Societies where people fail to exceed their parents’ social and economic status have a higher death rate, research shows

Societies in which people fail to exceed their parents’ social and economic status have a higher death rate than those where they do, in part because of factors such as assaults and suicide, new research shows.

Two University of Oxford researchers told the British Sociological Association’s annual conference in Glasgow today [Wednesday 24 April 2019] that the increased mortality rate could be connected with stress caused by feeling that society is unfair.

Dr Alex Gugushvili and PhD Researcher Caspar Kaiser analysed survey data on 163,467 people in 30 European countries, including the UK, in different age and national groups. They correlated the intergenerational change in people’s socio-economic status, ranked by the type of job they are doing, and the official death rates of these groups.  

They found that the effect is strongest for men in poorer social groups who only attain the same socio-economic position as their parents. These men have a mortality rate up to 11% greater than men in similar groups who exceed their parents’ socio-economic status.

They also found that:

  • Men with parents from the lowest socio-economic quarter who ended up on average with a socio-economic status twice as high as their parents had a rate of mortality 9% lower than for similar men who only matched their parents.
  • Women’s death rate was 6% higher in those groups in which those at the bottom only matched their parents’ status compared to those groups that exceeded it.
  • In societies where life chances were distributed more unequally, deaths from causes such as assaults and suicides were up to 13% higher.

The researchers identified three types of health problems that lack of equality of opportunity had raised levels of: diseases of the respiratory system, diseases of the nervous system and the sense organs, and external causes of death, such as from assault and suicide.

Respiratory and neurological diseases could be accounted for by smoking, unhealthy diet and lack of exercise, as well as pollutants, they said, but assaults and suicides could come from a deep-seated sense of injustice.

“Assuming that individuals’ health is affected by psychological factors, a perceived lack of fairness in the distribution of life chances and of limited possibilities for upward intergenerational mobility may cause anxiety and hopelessness among individuals and gradually compromise their health,” Dr Gugushvili told the conference.  

“Perhaps the most explicit theoretical channel linking equality of opportunity and mortality is the group of causes of mortality which includes deaths due to assaults and intentional self-harm. Inequality of opportunity can facilitate tensions and consequently violence in society if some individuals perceive their lack of upward mobility chances as unfair and unjust.”

He said that they found different results when analysing effects on death rates for men and women separately: “Men appear more likely than women to attribute failure to factors that are beyond their control and more likely to explain successes by pointing to their own merits, abilities and effort. For instance, men who experience upward intergenerational mobility are more likely than their female counterparts to exhibit lower levels of psychological distress.”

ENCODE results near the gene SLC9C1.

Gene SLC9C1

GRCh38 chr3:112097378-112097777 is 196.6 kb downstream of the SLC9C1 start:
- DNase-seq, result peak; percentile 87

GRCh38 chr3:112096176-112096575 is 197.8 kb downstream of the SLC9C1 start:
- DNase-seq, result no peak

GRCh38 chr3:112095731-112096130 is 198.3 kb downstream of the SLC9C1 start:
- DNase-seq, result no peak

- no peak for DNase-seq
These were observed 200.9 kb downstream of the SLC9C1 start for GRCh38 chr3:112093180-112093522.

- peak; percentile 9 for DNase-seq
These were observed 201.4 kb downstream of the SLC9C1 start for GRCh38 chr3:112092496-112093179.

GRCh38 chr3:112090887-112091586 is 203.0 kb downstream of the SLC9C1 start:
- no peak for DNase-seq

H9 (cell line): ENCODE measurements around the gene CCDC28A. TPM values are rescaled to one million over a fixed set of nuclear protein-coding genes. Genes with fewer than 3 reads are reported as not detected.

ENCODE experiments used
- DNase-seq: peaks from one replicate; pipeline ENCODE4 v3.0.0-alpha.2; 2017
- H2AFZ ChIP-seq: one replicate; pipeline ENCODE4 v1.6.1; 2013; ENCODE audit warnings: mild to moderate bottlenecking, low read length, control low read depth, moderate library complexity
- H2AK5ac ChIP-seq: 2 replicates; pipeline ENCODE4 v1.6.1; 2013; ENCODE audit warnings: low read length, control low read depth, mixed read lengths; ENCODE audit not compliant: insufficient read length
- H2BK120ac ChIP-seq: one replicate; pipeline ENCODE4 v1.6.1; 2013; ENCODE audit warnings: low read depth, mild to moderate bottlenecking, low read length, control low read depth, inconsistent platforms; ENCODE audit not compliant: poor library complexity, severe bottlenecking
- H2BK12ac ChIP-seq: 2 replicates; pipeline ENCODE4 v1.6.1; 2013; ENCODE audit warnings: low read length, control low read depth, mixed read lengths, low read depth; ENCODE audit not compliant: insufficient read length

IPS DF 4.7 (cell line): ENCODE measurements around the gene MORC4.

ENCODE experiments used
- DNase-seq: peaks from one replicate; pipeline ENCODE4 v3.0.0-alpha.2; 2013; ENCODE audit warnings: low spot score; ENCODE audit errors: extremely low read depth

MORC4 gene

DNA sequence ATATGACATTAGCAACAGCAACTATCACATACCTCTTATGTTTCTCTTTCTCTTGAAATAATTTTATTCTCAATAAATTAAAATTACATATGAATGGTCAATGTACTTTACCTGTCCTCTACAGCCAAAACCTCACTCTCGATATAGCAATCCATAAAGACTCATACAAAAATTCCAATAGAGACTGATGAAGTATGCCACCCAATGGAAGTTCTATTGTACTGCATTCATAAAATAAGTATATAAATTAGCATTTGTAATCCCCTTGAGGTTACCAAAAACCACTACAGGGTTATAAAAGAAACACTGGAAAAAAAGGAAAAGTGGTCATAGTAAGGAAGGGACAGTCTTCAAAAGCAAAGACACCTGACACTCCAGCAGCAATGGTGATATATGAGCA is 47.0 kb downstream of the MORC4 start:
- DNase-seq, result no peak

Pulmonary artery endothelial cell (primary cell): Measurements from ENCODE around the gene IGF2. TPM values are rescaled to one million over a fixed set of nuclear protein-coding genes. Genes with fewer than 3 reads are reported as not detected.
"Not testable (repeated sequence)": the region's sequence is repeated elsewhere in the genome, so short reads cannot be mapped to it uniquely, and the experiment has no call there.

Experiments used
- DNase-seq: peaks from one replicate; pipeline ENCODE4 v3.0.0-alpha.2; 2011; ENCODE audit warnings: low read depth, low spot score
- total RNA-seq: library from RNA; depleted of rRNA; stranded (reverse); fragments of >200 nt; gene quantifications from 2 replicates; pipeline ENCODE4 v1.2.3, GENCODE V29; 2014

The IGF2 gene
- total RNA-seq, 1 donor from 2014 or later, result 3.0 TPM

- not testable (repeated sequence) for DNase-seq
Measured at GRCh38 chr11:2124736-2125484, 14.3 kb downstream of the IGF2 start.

The researchers adjusted their statistical analysis to rule out various factors such as education, marital status, income and employment so that the effect of intergenerational mobility in socio-economic status on mortality could be studied in isolation.  

Socio-economic status was measured using the International Socio-Economic Index of Occupational Status. This is an internationally validated measure of occupational status which is widely used in comparative research. It rates jobs on a scale from 16, indicating low status jobs, to 90, indicating high status jobs. High status jobs are those with higher incomes and prestige employing people with much higher levels of education.

For more information, please contact: 

Tony Trueman
British Sociological Association
Tel: 07964 023392


  1. The researchers aggregated data for 1,200 population groups (of different age groups, years they were interviewed for the survey and different countries) from the European Social Survey in the years 2002-2010. The 30 countries were: Austria, Belgium, Bulgaria, Croatia, Cyprus, Czech Republic, Denmark, Estonia, Germany, Finland, France, Greece, Hungary, Iceland, Ireland, Italy, Latvia, Lithuania, Luxemburg, Netherlands, Norway, Poland, Portugal, Romania, Slovakia, Slovenia, Spain, Sweden, Switzerland, and the United Kingdom.
  2. The British Sociological Association’s annual conference takes place at Glasgow Caledonian University from 24–26 April 2019. Over 600 research presentations are given. The British Sociological Association’s charitable aim is to promote sociology. The BSA is a company limited by guarantee, registered in England and Wales. Company Number: 3890729. Registered Charity Number 1080235